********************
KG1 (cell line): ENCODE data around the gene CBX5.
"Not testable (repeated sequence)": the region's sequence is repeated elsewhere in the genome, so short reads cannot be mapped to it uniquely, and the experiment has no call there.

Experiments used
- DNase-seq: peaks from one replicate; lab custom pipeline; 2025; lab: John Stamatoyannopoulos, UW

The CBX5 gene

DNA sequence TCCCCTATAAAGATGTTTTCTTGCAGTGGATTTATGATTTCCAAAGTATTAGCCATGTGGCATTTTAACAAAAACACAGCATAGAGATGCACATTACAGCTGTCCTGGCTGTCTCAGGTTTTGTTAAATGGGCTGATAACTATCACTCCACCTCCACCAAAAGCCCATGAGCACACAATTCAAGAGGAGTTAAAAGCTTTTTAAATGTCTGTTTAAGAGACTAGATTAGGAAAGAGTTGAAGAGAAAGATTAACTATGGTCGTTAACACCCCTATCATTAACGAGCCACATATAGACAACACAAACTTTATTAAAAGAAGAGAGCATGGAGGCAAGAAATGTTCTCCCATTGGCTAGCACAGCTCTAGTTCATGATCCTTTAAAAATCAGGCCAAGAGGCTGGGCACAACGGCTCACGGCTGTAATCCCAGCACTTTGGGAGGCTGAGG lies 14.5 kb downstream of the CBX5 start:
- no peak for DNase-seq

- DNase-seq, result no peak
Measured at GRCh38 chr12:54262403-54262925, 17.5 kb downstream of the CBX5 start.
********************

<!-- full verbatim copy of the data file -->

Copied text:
KG1 (cell line): ENCODE data around the gene CBX5.
"Not testable (repeated sequence)": the region's sequence is repeated elsewhere in the genome, so short reads cannot be mapped to it uniquely, and the experiment has no call there.

Experiments used
- DNase-seq: peaks from one replicate; lab custom pipeline; 2025; lab: John Stamatoyannopoulos, UW

The CBX5 gene

DNA sequence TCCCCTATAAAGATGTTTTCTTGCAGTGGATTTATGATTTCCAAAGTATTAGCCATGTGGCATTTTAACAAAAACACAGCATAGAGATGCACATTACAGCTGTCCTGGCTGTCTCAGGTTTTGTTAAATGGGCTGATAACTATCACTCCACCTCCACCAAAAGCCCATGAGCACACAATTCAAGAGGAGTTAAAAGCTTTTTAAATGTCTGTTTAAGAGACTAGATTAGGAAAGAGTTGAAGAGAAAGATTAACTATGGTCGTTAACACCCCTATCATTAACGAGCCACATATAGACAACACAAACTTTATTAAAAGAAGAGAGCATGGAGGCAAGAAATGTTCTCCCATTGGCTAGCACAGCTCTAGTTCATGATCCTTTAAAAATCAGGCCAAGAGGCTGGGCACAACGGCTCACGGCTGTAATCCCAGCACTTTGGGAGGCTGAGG lies 14.5 kb downstream of the CBX5 start:
- no peak for DNase-seq

- DNase-seq, result no peak
Measured at GRCh38 chr12:54262403-54262925, 17.5 kb downstream of the CBX5 start.